Mr Radley: One of our big concerns with the way that strategy developed in previous years was the over-emphasis on new-to-exporting firms. There is evidence of links between exporting and productivity, but getting a lot of small firms into exporting may not be appropriate for all of them and it is not necessarily what will give you the bigger bang for your buck. One really needs to support those firms that can make significant inroads into emerging markets.

  Q32  Mark Hunter: Do you accept that this is a significant and fairly fundamental switch of emphasis?

  Mr Temple: Yes, I think it has been.

  Q33  Mark Hunter: If we are to have this new marketing-led focus for UKTI, which apparently will be the way in the future, combined with moves for it to generate revenues by charging more for its services, that will require the organisation itself to adopt a much more entrepreneurial culture than is perhaps typical in the public sector. Do you think that UKTI as presently constituted is up to it? Do the staff have the necessary skill set?

  Mr Temple: First, one needs the regionally-based staff of UKTI to be really expert in understanding the needs of business and identify how it can be helped. What is very important is the key staff in the field who have a good basic knowledge of the market and the available contacts. But there is new emphasis on other support services.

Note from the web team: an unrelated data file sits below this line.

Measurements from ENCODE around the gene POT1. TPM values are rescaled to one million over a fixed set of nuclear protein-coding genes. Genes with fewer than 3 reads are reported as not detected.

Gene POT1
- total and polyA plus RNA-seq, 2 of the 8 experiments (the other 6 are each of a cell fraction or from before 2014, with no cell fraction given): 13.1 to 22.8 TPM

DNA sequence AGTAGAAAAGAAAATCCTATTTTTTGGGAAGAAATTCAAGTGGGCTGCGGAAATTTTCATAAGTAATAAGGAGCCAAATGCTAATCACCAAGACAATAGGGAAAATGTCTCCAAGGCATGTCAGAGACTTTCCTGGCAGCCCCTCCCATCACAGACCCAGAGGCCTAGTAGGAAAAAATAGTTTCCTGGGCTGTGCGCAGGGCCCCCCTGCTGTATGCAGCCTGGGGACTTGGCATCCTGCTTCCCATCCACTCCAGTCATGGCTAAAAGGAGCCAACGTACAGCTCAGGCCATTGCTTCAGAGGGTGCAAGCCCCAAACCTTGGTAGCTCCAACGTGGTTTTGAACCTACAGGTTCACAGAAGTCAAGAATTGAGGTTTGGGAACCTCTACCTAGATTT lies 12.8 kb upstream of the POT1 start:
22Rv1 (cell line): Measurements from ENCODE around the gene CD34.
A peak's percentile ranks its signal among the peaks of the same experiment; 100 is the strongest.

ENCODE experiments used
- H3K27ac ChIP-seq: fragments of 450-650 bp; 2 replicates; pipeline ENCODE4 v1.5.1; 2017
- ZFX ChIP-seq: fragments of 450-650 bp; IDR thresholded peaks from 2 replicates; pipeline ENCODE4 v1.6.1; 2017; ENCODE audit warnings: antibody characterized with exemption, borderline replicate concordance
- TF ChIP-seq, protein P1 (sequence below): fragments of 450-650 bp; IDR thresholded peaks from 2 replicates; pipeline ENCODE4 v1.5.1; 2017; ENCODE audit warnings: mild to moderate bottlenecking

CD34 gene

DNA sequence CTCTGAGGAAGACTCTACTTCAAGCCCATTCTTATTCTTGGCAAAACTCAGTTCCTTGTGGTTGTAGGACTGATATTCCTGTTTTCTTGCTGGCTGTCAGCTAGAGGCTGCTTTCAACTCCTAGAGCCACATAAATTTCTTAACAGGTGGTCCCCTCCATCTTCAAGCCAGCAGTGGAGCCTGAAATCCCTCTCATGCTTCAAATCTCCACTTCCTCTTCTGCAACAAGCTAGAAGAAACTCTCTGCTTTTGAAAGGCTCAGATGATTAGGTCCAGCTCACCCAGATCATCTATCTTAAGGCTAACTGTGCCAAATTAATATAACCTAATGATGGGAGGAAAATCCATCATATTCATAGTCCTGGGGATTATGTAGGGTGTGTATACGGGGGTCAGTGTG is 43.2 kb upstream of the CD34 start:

Mr Radley: If you look at the people in the field, the situation is extremely mixed. Some of them will come from a business background and have those entrepreneurial skills. Our take on it is that certainly a lot of effort is going into it now. UKTI is putting a lot of resources into training up these people and to develop skills in terms of things like targeting particular parts of the market and aggressively selling their services so that they can raise revenue. But there will always be a trade-off for people working in organisations like UKTI in that they have a public service obligation. You will not turn away any segment of customers who come to you; you have to provide at least a basic level of service to all the businesses that have contact with you. At the same time, you will be looking at targeting your services more aggressively on particular segments of the market.

  Q34  Mark Hunter: I appreciate all of that, but does your organisation believe that the staff of UKTI have the necessary skill set to deliver on these new objectives? Are you confident that they can do so?